Uber CEO goes on leave and will be stripped of power when he comes back
Uber Chief Executive Officer Travis Kalanick told staff he plans to take a leave of absence to grieve for his late mother, without disclosing a return date.
The company will be run by a management committee as it tries to navigate a wave of scandals.
Upon Kalanick’s return, Uber will strip him of some duties and appoint an independent chair to limit his influence, according to an advance copy of a report prepared for the board.
At a staff meeting Tuesday, the company began conveying the results of a probe conducted by Eric Holder, the former US attorney general who Uber hired to look into allegations of harassment, discrimination and an aggressive culture. The 47 recommendations include creating a board oversight committee, rewriting Uber’s cultural values, reducing alcohol use at work events, and prohibiting intimate relationships between employees and their bosses.
Uber’s board met Sunday to review a detailed version of the report and voted unanimously to approve the recommendations. Afterward, the San Francisco-based company ousted Emil Michael, Uber’s head of business.
The board will move to diminish Kalanick’s role once he comes back by giving some of the CEO’s job responsibilities to a chief operating officer -- a position Uber has been actively recruiting for but has yet to fill. This person would “act as a full partner with the CEO but focus on day-to-day operations, culture and institutions within Uber,” the report said.
“The ultimate responsibility, for where we’ve gotten and how we’ve gotten here, rests on my shoulders,” Kalanick wrote in an email to employees. “For Uber 2.0 to succeed, there is nothing more important than dedicating my time to building out the leadership team. But if we are going to work on Uber 2.0, I also need to work on Travis 2.0 to become the leader that this company needs and that you deserve.”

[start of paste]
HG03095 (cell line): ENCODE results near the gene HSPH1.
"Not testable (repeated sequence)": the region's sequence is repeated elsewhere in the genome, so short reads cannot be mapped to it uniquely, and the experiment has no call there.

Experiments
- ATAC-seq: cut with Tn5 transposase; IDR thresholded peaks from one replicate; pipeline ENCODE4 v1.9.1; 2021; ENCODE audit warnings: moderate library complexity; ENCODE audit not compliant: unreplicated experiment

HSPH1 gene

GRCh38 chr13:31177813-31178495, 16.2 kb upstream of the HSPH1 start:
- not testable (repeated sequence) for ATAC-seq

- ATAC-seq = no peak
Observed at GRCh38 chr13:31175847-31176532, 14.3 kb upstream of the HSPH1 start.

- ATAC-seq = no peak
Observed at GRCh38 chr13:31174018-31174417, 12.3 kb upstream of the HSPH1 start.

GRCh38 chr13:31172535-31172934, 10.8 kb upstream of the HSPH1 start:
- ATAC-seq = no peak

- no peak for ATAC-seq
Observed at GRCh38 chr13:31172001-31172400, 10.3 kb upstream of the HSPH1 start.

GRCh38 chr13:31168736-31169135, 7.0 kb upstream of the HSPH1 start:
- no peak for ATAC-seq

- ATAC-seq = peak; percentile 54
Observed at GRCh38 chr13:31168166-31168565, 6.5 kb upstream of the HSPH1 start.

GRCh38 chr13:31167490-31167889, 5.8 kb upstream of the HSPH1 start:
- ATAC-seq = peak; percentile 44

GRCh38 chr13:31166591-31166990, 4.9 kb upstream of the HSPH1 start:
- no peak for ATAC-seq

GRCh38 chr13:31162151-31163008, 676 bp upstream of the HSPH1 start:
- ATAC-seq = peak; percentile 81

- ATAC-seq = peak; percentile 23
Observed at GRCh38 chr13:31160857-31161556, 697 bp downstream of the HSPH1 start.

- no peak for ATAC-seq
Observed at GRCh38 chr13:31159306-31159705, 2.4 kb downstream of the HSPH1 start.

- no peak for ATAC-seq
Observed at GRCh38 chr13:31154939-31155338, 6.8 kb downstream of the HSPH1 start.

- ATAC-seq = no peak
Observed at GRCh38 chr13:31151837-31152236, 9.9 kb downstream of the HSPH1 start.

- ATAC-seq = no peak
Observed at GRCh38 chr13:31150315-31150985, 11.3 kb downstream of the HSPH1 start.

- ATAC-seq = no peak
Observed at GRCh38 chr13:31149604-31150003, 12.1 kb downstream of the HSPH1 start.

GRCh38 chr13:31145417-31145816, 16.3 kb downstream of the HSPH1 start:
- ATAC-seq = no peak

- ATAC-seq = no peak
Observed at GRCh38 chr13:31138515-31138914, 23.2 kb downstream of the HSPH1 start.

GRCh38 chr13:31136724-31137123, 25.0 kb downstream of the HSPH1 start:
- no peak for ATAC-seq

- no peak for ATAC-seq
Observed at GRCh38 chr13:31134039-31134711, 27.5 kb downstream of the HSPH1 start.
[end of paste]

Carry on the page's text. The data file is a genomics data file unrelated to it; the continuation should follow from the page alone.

Uber lost or removed much of its management team in recent months as scandal after scandal emerged. The 14,000-plus workforce lacks a clear No 2 who could run things in Kalanick’s stead. Uber has started taking steps to fill out the executive bench. Last week, it hired Harvard Business School’s Frances Frei as senior vice president of leadership and strategy, and will add Nestle SA’s Wan Ling Martello as an independent director.
Despite recent turmoil, Uber’s business is growing. Revenue increased to US$3.4 billion in the first quarter, while losses narrowed -- though they remain substantial at US$708 million. But Lyft has stolen some market share in the US, and Uber’s internal strife could open opportunities for competitors globally to lure partners, raise funds or poach talent.
Executives at Uber had looked to the Holder report as a likely turning point in their efforts to put the company’s past indiscretions behind them and provide a road map for the future.
Holder, an attorney at law firm Covington & Burling LLP, interviewed employees as part of a 14-week probe he conducted with his colleague Tammy Albarran. A separate examination by Perkins Coie LLP is reviewing 215 HR claims. More than 20 people have been fired as a result of that inquiry.